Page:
Watching the trailer here for the first time reminded me just how much I loved Inside Llewyn Davis. It’s a real gem from Ethan and Joel Coen, easily up there with their best. I think it was my favourite at LFF this year, though it had some strong competition.
Llewyn Davis (a beautifully gentle performance from Oscar Isaac, rocking a corduroy jacket and beard in the sexiest way possible) is a folk singer in 60s New York. Newly solo after losing his singing partner, he’s flirting with a solo career, reluctant to give up the chance of success. This vague hope is all that he has – Davis has never really grown up. It’s as though he is expecting success to make him a man, and the lack of it has stunted his emotional development. He doesn’t have a home, relying on friends to put him up on their lumpy couches and helping himself from their larders. When he’s rude to one friend, he just moves onto the next, assuming that they’ll have forgotten how rude he was last time he outstayed his welcome. They usually have, there’s a charm in Davis that seems to carry him through. And which carries him a bit too far when impregnates one half of a folk duo (Carey Mulligan and Justin Timberlake, also rocking tremendous jumpers).
There’s a heavy sense of what might have been about Davis, he’s a man who can see off any glimmer of hope that appears, leaving a trail of self-pity in its wake. It’s as if he has failed so much in life that he expects nothing else, and soaks up each new blow with the stolidity of a boxer. You’re torn between wanting him to make a success of things, and thinking that he really doesn’t deserve to.
That all makes it sound a bit sombre, but fear not – the Coens have filled the darkness with plenty of their trademark humour as well as some memorable performances (John Goodman pops up as a frankly quite terrifying jazz musician). The songs are perfect and will make you want to listen to folk music, at least for a short while, when you leave the cinema. If you can sit through Hey Mr Kennedy without giggling and tapping your foot then you’re dead inside. There’s a great cat too, which for a while lets Davis show his caring side. Only for a while though.
Inside Llewyn Davis is nothing short of wonderful – I hope Oscars shower upon it.
You know, this isn’t a bad film. It’s gripping, smartly directed by Ben Affleck (his third directorial outing) and studded with great performances from some of the best character actors in the business. It thrilled the crowd at LFF (who at once point burst into spontaneous applause) and is being spoken of in the hushed tones reserved for Oscar favourites. Yet I find myself not really wanting to give it a rave review.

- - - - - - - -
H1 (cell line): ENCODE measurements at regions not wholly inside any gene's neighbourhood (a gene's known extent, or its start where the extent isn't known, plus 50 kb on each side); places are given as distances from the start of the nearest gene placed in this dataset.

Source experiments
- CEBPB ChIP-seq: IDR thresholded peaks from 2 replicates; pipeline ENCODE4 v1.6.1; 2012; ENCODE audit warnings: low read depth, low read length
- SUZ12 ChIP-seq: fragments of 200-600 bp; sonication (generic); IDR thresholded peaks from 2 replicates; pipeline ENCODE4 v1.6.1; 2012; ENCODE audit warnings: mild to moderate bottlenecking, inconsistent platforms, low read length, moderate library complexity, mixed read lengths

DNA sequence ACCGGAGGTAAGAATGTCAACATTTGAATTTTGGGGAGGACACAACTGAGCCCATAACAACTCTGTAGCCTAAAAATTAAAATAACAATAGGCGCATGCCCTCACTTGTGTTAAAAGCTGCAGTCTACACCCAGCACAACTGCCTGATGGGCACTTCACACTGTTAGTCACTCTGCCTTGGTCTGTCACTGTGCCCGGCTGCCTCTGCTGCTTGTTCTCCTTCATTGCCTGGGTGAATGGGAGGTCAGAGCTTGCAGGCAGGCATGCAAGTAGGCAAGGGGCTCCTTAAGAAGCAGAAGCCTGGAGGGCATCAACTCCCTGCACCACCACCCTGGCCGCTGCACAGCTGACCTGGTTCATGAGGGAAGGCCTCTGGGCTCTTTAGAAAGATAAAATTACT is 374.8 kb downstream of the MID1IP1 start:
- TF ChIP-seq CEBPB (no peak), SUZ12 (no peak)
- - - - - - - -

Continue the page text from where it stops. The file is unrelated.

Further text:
Argo is based on the true story of six US citizens taken hostage in Tehran in 1979. They are holed up in the Canadian embassy but the Islamic militants are closing in and the American government need to find a way to get them out quickly. The CIA’s Tony Mendez (played by a miscast Affleck) has a plan – to sneak them out of the country by pretending to be a Canadian movie crew scouting locations for Argo, a sci-fi production. It’s a bit of a bonkers one, as plans go, but without any other realistic options, he gets the go ahead and with the support of his CIA boss Jack O’Donnell (the wonderful Bryan Cranston) and the help of Hollywood make-up genius John Chambers and producer Lester Seigel (John Goodman and Alan Arkin, both great as always), the plan comes together.
Affleck builds the tension expertly and not without some clever touches of humour, and by the climactic scene at the end, you genuinely will find yourself on the edge of your seat. It’s all a little bit formulaic for me though, there are too many of those annoying ‘just in time’ moments and some unneccessary cheese (cute Mendez jnr playing with his space toys? No thanks). But I think the biggest bum note is Affleck who never feels quite right as Mendez – he just isn’t grizzled enough to make his hard working, hard drinking CIA man believable. A shame, when the rest of the cast is so strong.
So enjoyable, yes. A slick thriller, yes. But a great film? Not really. It feels like there is a much stronger story in here somewhere that hasn’t been allowed to blossom. Affleck clearly has the potential to do much better (maybe when he isn’t trying so hard to get an Oscar).